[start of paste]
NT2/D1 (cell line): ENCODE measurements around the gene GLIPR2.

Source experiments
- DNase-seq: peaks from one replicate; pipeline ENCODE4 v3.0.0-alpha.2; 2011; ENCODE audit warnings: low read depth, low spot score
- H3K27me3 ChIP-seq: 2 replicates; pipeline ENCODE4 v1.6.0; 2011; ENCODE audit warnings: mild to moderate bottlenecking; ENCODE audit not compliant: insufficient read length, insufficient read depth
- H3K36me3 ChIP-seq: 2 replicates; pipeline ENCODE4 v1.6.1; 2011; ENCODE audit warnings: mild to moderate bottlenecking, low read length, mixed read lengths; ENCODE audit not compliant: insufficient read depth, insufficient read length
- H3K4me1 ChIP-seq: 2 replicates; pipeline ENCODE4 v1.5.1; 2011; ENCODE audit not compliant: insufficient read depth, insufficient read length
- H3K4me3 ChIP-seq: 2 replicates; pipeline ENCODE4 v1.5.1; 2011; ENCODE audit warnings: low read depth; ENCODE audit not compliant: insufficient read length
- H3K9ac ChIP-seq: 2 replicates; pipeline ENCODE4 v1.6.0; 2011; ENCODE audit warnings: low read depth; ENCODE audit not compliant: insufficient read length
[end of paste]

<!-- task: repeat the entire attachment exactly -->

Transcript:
NT2/D1 (cell line): ENCODE measurements around the gene GLIPR2.

Source experiments
- DNase-seq: peaks from one replicate; pipeline ENCODE4 v3.0.0-alpha.2; 2011; ENCODE audit warnings: low read depth, low spot score
- H3K27me3 ChIP-seq: 2 replicates; pipeline ENCODE4 v1.6.0; 2011; ENCODE audit warnings: mild to moderate bottlenecking; ENCODE audit not compliant: insufficient read length, insufficient read depth
- H3K36me3 ChIP-seq: 2 replicates; pipeline ENCODE4 v1.6.1; 2011; ENCODE audit warnings: mild to moderate bottlenecking, low read length, mixed read lengths; ENCODE audit not compliant: insufficient read depth, insufficient read length
- H3K4me1 ChIP-seq: 2 replicates; pipeline ENCODE4 v1.5.1; 2011; ENCODE audit not compliant: insufficient read depth, insufficient read length
- H3K4me3 ChIP-seq: 2 replicates; pipeline ENCODE4 v1.5.1; 2011; ENCODE audit warnings: low read depth; ENCODE audit not compliant: insufficient read length
- H3K9ac ChIP-seq: 2 replicates; pipeline ENCODE4 v1.6.0; 2011; ENCODE audit warnings: low read depth; ENCODE audit not compliant: insufficient read length